Learning curve

Quiet wisdom

Strategies to empower introverted students to excel

More tips for support

Be flexible about seating and grouping. "Extroverts gain energy from socialization, but socialization drains introverts, who require quiet or personal time to recharge." —Bryan Miltenberg, middle school humanities, Scholars' Academy, Queens

Show your students you value their personalities. "I read stories with introverted characters as well as extroverted characters and discuss the strengths of each." —Alison Schmitt, K–2, PS 314, Bronx

Provide scaffolds for speaking aloud. “During work time when I am circulating around the class and checking in with students, I let quieter students know I really like one of their answers and that when the class gets back together I am going to call on them to share that particular response. They get validation and confidence.” —Jared Fox, 12th-grade science, Washington Heights Expeditionary Learning School, Manhattan

Make time and space for quiet students to participate. "When we make a class chart, I leave it low and propped up against cardboard so that kids can still work on it. It's not, 'You didn't speak, so you lost your turn and now it's over.'" —Sandra Fajgier, prekindergarten, K280, Brooklyn

The odds are good that the last time you attended a professional development workshop, you were asked to “turn and talk” to the person sitting next to you. 

How did you react? If you consider yourself to have an extroverted personality, you may have welcomed the opportunity to converse with a stranger. But if you consider yourself to be introverted, you may have felt awkward or uncomfortable.

The same is true in our classrooms. But even as student collaboration and group work are embraced in the modern classroom, some teachers are exploring the idea of redefining introversion as a source of strength.

Ann Neary, who taught English at DeWitt Clinton HS in the Bronx for 11 years, remembers experiencing a revelation while reading the work of a particularly quiet student.

“She was a genius, and I was blown away because she never spoke,” Neary says. “We live in a really noisy world, and we value people who speak up. But when we have kids who always want to talk, who do they take the voice away from?”

In her book “Quiet: The Power of Introverts in a World That Can’t Stop Talking,” author Susan Cain contends that introverted students need privacy and autonomy to reach their potential.

“One thing that resonated with me about Cain’s book was the way in which schools propagate the extrovert ideal — the idea that in order for a student to be successful, they must be gregarious and comfortable in the spotlight,” says Bryan Miltenberg, a teacher of humanities and music at Scholars’ Academy in Rockaway Park, Queens. “We need to shift into a mindset in which verbal participation is one way among many to demonstrate mastery of material.”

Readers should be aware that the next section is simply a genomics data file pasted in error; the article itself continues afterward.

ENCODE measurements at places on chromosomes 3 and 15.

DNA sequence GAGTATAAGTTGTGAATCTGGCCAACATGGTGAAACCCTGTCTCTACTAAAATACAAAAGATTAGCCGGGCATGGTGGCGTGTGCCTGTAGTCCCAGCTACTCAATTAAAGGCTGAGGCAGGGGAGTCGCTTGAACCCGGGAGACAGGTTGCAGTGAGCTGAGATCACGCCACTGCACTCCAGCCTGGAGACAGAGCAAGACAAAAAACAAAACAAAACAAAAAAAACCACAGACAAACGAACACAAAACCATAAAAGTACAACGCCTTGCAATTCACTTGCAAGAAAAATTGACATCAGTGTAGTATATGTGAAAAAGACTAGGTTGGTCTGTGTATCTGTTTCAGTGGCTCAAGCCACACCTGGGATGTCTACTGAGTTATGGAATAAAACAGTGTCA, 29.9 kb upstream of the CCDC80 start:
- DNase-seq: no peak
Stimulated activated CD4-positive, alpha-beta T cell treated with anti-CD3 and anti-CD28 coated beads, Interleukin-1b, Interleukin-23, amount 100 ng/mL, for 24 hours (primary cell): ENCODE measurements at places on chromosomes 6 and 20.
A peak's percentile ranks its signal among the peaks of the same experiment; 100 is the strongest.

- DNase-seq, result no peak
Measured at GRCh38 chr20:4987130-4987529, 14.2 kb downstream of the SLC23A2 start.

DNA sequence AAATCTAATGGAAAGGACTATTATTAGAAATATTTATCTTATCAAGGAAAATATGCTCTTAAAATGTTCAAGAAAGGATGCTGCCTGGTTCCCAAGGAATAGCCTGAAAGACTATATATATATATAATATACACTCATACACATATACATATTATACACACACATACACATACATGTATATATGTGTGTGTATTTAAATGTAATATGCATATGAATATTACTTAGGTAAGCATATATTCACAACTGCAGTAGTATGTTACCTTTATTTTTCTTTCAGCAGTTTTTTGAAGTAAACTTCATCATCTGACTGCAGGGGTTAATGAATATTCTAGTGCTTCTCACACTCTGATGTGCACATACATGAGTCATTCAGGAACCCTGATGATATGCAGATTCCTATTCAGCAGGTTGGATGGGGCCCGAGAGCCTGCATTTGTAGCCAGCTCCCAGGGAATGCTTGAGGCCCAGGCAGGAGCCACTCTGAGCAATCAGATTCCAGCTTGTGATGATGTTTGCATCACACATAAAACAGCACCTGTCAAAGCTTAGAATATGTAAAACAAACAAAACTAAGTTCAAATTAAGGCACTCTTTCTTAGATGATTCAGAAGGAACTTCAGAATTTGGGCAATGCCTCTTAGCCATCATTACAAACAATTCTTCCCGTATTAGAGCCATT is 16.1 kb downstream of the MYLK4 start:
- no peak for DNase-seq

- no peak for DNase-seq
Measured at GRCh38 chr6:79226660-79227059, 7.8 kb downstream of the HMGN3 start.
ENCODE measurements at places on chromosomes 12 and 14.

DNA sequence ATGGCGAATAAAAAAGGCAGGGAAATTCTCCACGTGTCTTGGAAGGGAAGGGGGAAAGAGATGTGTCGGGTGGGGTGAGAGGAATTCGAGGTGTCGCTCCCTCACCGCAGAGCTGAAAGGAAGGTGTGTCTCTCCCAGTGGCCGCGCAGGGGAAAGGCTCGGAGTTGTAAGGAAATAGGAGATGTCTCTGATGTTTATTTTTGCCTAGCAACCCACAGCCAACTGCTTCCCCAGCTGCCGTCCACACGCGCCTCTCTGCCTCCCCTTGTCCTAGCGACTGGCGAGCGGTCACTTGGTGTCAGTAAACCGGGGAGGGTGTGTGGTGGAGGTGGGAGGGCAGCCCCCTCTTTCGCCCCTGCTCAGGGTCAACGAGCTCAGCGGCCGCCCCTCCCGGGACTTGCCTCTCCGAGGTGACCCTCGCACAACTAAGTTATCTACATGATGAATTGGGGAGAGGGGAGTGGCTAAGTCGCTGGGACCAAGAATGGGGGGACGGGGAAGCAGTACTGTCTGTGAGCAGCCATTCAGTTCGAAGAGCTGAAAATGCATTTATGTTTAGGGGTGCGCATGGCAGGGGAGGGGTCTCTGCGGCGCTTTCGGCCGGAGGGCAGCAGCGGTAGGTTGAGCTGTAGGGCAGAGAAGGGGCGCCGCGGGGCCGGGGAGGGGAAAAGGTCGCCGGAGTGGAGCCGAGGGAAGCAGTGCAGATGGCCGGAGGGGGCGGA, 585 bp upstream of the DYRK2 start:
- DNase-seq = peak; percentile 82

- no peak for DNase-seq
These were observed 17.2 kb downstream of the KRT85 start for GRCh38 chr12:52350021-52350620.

Alison Schmitt, who teaches English language learners at PS 314 in the Bronx, agrees. “There are other ways for students to show what they know that do not include speaking out loud, like drawing or sketching, nonverbal gesturing and quick jots, or journal writing.”

How can teachers find a balance between respecting the quiet nature of introverted students and encouraging them to share their ideas?

A host of strategies can give quieter students more time and confidence. If you’ve ever waited a minute or so before calling on someone in your class, for instance, you’ve probably noticed a few extra hands go up. “The kids with their hands up first are probably the extroverts,” says Michael Loeb, a science teacher at the Urban Institute of Mathematics in the Bronx. “Introverts need a little more time.”

In her high school English class, Neary experimented with a Socratic seminar in which her most extroverted students took notes as they listened to the discussion of introverted students.

“They were the only ones allowed to talk, and they didn’t feel overpowered because they were there with equally quiet people,” she says.

Teachers at PS 11 in Chelsea are taking these ideas a step further by joining Cain’s burgeoning nationwide network of “Quiet Schools,” in which educators work to foster an environment of inclusivity for all students and explore themes of “quiet leadership.”

“Our goal is to encourage talk and also value silence,” says Dawn Rosevear, a teacher and a “Quiet Ambassador” at the school.

Staff members at PS 11 participated in an assessment to learn more about their own temperaments and have been experimenting with ways to “make time for quiet time in the classroom,” Rosevear says.

When the school recently invited interested students to sign up for a “quiet lunch” period, 400 of the school’s 930 students jumped at the opportunity (which may not surprise you if you’ve ever sat through the noisy chaos of an elementary school lunch period).

During their professional development time on Tuesday afternoons, a group of teachers at PS 11 is exploring strategies for supporting introverted students — like the “think-pair-share” approach, in which students first think about a topic on their own before sharing ideas with a partner and ultimately with a whole group.

Thinking in terms of student engagement rather than participation, teachers have experimented with “silent dialogue,” in which students respond to one another’s thoughts on a particular prompt by writing back and forth on Post-it notes.

The PS 11 teachers also are grappling with how to measure whether these strategies are working with their quieter students.

“We’re working to honor their introverted temperaments and usher them into engaging more,” says Rosevear. “It’s about empowering them, not making them become extroverted.”

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